Transition to Co-Operative Ownership

A co-operative (co-op) is a type of business that is member-owned, and democratically managed. Co-ops are established and run by their owner-members, operating on the idea that people can work together to meet their shared goals and needs. Co-ops pool the resources of members to help the collective achieve goals they would not necessarily have been able to achieve on their own. Co-ops are different from other types of businesses in two main ways:

The co-operative model is values-based, and all co-ops align themselves to a set of internationally agreed upon values and principles: self-help, self-responsibility, democracy, equality, equity, and solidarity. 

A co-op is distinguished from other businesses in that who benefits from the activities of the co-op is ingrained in the structure. Where typical businesses operate to generate a profit for a few shareholders, co-op members all benefit from the success of the business. Furthermore, co-op members are all equal decision-makers, with a one member/one vote policy, rather than one share/one vote, which ensures a co-op acts in its members’ best interests. In a producers’ co-op, for example, farmers own the co-op and will always have control over and benefit from the co-op’s activities. 

Collaboration in farming is highly valued not only for sharing the farm work, but also for sharing the financial burden in accessing land, equipment and infrastructure with the pooled resources of a group. The flip side is the work required by members to build and maintain strong interpersonal relationships that can navigate differences of opinion and achieve consensus. Members of a co-op should be as invested in the people and process as much as the project.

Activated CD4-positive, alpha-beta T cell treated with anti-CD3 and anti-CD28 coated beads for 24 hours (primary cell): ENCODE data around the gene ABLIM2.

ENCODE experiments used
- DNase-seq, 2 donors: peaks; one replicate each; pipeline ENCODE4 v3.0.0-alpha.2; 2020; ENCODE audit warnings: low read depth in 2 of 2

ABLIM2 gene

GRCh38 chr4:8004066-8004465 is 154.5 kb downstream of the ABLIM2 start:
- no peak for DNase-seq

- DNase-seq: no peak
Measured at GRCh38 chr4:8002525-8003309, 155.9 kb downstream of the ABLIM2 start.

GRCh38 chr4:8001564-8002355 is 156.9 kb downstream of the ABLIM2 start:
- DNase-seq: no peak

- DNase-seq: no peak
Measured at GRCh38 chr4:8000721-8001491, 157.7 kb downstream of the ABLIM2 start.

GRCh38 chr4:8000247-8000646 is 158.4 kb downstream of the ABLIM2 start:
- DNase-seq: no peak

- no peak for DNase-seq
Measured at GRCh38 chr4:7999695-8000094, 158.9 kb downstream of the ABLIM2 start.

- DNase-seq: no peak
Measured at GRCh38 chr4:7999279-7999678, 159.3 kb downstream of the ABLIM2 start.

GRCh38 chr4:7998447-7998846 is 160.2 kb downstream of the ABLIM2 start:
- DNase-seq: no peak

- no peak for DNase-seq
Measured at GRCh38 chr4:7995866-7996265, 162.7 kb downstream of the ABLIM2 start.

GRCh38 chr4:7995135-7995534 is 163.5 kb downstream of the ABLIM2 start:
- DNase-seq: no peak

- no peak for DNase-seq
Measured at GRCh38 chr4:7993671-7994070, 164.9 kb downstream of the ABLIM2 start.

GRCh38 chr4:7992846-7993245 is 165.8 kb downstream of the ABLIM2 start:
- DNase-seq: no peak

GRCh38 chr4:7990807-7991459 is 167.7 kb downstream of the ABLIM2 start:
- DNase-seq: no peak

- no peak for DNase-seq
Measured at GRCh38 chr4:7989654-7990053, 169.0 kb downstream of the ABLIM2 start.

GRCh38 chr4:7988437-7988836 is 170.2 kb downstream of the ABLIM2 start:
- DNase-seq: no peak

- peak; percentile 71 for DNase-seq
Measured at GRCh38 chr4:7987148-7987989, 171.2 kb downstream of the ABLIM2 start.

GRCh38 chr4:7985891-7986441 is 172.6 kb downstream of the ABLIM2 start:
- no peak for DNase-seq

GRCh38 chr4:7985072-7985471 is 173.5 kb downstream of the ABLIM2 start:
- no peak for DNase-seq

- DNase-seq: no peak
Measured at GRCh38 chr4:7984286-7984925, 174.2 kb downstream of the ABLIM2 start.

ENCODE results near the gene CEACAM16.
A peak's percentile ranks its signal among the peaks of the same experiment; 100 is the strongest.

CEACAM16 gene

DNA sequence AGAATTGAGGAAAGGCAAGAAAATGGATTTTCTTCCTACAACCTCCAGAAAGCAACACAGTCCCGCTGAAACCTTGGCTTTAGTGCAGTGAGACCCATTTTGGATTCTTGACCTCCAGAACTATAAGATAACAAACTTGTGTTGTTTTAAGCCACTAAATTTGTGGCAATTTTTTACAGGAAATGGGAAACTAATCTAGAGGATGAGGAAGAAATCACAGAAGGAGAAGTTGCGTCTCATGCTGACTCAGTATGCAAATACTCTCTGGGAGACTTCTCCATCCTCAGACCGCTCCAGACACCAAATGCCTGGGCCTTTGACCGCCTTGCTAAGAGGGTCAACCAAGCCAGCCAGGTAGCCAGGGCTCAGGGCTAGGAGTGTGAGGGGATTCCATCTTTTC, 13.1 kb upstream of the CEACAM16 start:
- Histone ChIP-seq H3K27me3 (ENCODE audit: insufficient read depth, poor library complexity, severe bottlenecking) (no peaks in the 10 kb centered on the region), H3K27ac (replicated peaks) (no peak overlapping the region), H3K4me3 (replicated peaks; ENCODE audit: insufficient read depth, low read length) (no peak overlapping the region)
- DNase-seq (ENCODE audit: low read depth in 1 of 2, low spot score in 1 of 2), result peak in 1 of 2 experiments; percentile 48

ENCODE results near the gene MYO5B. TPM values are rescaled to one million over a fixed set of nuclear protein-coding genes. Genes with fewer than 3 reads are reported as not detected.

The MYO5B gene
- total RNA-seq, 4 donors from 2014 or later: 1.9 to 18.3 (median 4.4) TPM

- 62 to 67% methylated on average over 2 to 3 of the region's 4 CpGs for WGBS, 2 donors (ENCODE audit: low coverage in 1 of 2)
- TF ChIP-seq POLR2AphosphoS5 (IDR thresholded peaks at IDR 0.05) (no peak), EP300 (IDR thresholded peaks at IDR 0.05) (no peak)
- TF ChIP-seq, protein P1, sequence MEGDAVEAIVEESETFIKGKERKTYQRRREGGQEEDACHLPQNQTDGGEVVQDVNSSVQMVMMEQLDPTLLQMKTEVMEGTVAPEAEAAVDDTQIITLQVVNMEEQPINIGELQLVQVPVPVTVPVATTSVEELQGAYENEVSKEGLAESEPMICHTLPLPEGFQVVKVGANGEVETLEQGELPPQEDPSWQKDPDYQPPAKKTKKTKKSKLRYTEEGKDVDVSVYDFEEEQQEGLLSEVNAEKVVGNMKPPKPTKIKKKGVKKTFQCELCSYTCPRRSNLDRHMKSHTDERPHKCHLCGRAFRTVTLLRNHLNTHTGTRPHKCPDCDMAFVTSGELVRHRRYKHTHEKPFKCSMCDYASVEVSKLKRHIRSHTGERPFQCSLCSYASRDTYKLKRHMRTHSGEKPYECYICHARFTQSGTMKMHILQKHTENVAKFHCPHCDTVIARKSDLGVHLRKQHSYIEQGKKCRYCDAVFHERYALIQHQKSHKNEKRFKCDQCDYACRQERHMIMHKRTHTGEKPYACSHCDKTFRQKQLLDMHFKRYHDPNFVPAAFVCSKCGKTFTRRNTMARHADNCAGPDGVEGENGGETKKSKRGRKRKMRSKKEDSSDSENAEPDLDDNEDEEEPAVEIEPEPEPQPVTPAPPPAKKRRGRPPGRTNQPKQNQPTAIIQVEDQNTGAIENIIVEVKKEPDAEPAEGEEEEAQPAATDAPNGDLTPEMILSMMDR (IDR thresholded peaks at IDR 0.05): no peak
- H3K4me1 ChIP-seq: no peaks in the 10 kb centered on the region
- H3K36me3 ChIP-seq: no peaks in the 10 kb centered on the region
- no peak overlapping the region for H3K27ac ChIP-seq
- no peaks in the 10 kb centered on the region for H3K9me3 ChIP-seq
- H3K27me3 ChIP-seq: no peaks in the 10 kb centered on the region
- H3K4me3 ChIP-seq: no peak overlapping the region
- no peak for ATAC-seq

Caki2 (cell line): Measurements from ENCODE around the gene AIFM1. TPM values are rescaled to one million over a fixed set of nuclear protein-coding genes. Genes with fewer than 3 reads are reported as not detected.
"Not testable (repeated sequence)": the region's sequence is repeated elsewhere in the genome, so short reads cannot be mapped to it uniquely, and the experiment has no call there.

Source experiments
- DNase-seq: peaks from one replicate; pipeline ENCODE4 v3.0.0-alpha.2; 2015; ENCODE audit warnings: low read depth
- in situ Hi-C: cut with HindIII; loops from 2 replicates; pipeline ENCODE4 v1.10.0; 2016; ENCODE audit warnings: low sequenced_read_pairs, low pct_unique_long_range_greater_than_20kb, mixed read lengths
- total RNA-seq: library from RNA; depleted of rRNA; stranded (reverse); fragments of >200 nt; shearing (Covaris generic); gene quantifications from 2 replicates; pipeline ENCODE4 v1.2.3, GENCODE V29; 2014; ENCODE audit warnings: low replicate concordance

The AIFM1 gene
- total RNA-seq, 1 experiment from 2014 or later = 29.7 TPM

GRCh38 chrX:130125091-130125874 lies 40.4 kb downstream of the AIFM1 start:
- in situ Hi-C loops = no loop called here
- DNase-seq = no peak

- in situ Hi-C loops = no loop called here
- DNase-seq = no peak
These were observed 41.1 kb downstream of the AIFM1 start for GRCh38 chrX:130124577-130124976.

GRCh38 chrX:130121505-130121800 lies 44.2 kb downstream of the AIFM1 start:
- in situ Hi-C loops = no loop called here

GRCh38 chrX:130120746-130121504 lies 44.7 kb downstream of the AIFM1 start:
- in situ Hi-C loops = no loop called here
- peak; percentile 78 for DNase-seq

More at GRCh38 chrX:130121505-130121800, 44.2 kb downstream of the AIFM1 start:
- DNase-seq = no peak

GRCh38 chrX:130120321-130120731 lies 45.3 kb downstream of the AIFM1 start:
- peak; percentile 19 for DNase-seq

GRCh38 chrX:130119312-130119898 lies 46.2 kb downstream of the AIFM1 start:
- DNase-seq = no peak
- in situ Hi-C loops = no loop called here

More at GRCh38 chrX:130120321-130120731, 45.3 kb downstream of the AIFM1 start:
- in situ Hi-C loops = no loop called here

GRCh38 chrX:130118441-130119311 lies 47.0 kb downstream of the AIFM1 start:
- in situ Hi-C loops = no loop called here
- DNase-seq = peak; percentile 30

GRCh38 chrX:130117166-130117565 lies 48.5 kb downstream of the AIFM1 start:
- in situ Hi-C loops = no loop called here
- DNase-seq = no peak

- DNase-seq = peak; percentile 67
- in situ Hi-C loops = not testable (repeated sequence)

• Know who you are working with: start with small collaborative projects and build relationships.
  • Commit to working collectively. Ask yourself: 
    • Why are you choosing to work with each other? 
    • How much experience do you have working collectively? 
    • Do you share the same values and vision? 
    • Do you share a commitment to democratic principles? 
  • If the social and democratic element of your team is ready to work together:
    • Do you have the skills and interest in doing the work to set up a co-op? 
    • What skills and resources does the group already have? 
    • What skills are needed, and how will those skills be developed or brought in through a third-party?
  • Know from the outset how the co-op would manage disbanding if the members decided to go their separate ways.

It is highly advisable to work with a professional co-op developer to support the complex process of establishing a co-op. BC Cooperatives Association, Co-op Creator, Vancity, Cooperatives First, and other co-operative organizations have resources to support you in getting up and running.


As a transition model, co-operatives can allow for the purchase of land and farm businesses despite high land costs, reflect the community-oriented values of the current farmer(s), and provide a structure for continued succession in the future. Transitioning an existing farm business into a co-operative could mean that the co-op owns the farm business, the land, or both.

A farm co-op can have long-term secure land access through purchasing land via financing from members or community fundraising. However, it is also possible for a co-op to farm the land without owning the land. In cases where the land will be held by an entity other than the farmer, such as the current farmer’s heirs, a community organization or a trust, a co-op can manage and farm the land through a long-term lease.

Co-operatives have a clearly outlined structure for when individuals want to join or leave. Co-operative farms such as Fraser Common Farm have been able to onboard new farmers as the elder generation steps back from the farm business, and the co-operative structure allows for all parties to meet their needs and contribute to the farm according to skills and capacity.

There are two main mechanisms for using a co-operative in your transition plan: